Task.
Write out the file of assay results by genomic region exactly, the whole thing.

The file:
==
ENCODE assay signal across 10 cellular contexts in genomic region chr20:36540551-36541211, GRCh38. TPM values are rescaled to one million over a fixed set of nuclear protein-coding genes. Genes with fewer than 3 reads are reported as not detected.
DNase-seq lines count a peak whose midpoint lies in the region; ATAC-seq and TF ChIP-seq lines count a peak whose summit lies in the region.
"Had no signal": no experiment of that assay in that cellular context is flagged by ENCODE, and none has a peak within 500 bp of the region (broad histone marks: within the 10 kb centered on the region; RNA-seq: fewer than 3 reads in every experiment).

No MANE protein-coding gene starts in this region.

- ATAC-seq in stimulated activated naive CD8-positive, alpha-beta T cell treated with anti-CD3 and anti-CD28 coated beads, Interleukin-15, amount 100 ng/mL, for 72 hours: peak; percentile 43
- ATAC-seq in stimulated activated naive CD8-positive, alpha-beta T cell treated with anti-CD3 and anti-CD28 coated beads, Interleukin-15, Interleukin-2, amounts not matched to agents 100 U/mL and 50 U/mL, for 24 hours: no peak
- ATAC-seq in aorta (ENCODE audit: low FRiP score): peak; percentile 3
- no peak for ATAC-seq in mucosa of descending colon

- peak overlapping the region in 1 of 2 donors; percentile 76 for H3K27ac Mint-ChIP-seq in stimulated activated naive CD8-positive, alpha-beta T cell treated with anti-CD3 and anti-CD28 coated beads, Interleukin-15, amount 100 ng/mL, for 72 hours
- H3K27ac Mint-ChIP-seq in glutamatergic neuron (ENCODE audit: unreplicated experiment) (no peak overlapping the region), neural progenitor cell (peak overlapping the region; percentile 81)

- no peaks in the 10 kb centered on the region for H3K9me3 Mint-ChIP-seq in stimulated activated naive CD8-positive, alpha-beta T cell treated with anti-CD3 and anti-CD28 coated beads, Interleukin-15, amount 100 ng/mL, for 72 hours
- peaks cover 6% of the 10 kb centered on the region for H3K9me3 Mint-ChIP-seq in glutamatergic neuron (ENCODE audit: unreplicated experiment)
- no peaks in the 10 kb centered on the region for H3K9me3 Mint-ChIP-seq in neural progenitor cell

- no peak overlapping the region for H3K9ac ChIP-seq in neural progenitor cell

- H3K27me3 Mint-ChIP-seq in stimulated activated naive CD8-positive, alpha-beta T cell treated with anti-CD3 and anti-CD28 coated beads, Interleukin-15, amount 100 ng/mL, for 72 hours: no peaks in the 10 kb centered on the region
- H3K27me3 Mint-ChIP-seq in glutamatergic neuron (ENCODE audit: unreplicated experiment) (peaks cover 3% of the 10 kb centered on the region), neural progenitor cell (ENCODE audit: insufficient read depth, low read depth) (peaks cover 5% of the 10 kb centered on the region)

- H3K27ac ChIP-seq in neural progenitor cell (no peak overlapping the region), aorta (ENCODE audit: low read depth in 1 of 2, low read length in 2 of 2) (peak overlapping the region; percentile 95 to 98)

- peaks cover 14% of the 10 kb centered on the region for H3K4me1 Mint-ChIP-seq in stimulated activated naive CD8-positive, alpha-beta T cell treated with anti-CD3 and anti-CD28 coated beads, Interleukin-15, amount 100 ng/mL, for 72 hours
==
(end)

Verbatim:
ENCODE assay signal across 10 cellular contexts in genomic region chr20:36540551-36541211, GRCh38. TPM values are rescaled to one million over a fixed set of nuclear protein-coding genes. Genes with fewer than 3 reads are reported as not detected.
DNase-seq lines count a peak whose midpoint lies in the region; ATAC-seq and TF ChIP-seq lines count a peak whose summit lies in the region.
"Had no signal": no experiment of that assay in that cellular context is flagged by ENCODE, and none has a peak within 500 bp of the region (broad histone marks: within the 10 kb centered on the region; RNA-seq: fewer than 3 reads in every experiment).

No MANE protein-coding gene starts in this region.

- ATAC-seq in stimulated activated naive CD8-positive, alpha-beta T cell treated with anti-CD3 and anti-CD28 coated beads, Interleukin-15, amount 100 ng/mL, for 72 hours: peak; percentile 43
- ATAC-seq in stimulated activated naive CD8-positive, alpha-beta T cell treated with anti-CD3 and anti-CD28 coated beads, Interleukin-15, Interleukin-2, amounts not matched to agents 100 U/mL and 50 U/mL, for 24 hours: no peak
- ATAC-seq in aorta (ENCODE audit: low FRiP score): peak; percentile 3
- no peak for ATAC-seq in mucosa of descending colon

- peak overlapping the region in 1 of 2 donors; percentile 76 for H3K27ac Mint-ChIP-seq in stimulated activated naive CD8-positive, alpha-beta T cell treated with anti-CD3 and anti-CD28 coated beads, Interleukin-15, amount 100 ng/mL, for 72 hours
- H3K27ac Mint-ChIP-seq in glutamatergic neuron (ENCODE audit: unreplicated experiment) (no peak overlapping the region), neural progenitor cell (peak overlapping the region; percentile 81)

- no peaks in the 10 kb centered on the region for H3K9me3 Mint-ChIP-seq in stimulated activated naive CD8-positive, alpha-beta T cell treated with anti-CD3 and anti-CD28 coated beads, Interleukin-15, amount 100 ng/mL, for 72 hours
- peaks cover 6% of the 10 kb centered on the region for H3K9me3 Mint-ChIP-seq in glutamatergic neuron (ENCODE audit: unreplicated experiment)
- no peaks in the 10 kb centered on the region for H3K9me3 Mint-ChIP-seq in neural progenitor cell

- no peak overlapping the region for H3K9ac ChIP-seq in neural progenitor cell

- H3K27me3 Mint-ChIP-seq in stimulated activated naive CD8-positive, alpha-beta T cell treated with anti-CD3 and anti-CD28 coated beads, Interleukin-15, amount 100 ng/mL, for 72 hours: no peaks in the 10 kb centered on the region
- H3K27me3 Mint-ChIP-seq in glutamatergic neuron (ENCODE audit: unreplicated experiment) (peaks cover 3% of the 10 kb centered on the region), neural progenitor cell (ENCODE audit: insufficient read depth, low read depth) (peaks cover 5% of the 10 kb centered on the region)

- H3K27ac ChIP-seq in neural progenitor cell (no peak overlapping the region), aorta (ENCODE audit: low read depth in 1 of 2, low read length in 2 of 2) (peak overlapping the region; percentile 95 to 98)

- peaks cover 14% of the 10 kb centered on the region for H3K4me1 Mint-ChIP-seq in stimulated activated naive CD8-positive, alpha-beta T cell treated with anti-CD3 and anti-CD28 coated beads, Interleukin-15, amount 100 ng/mL, for 72 hours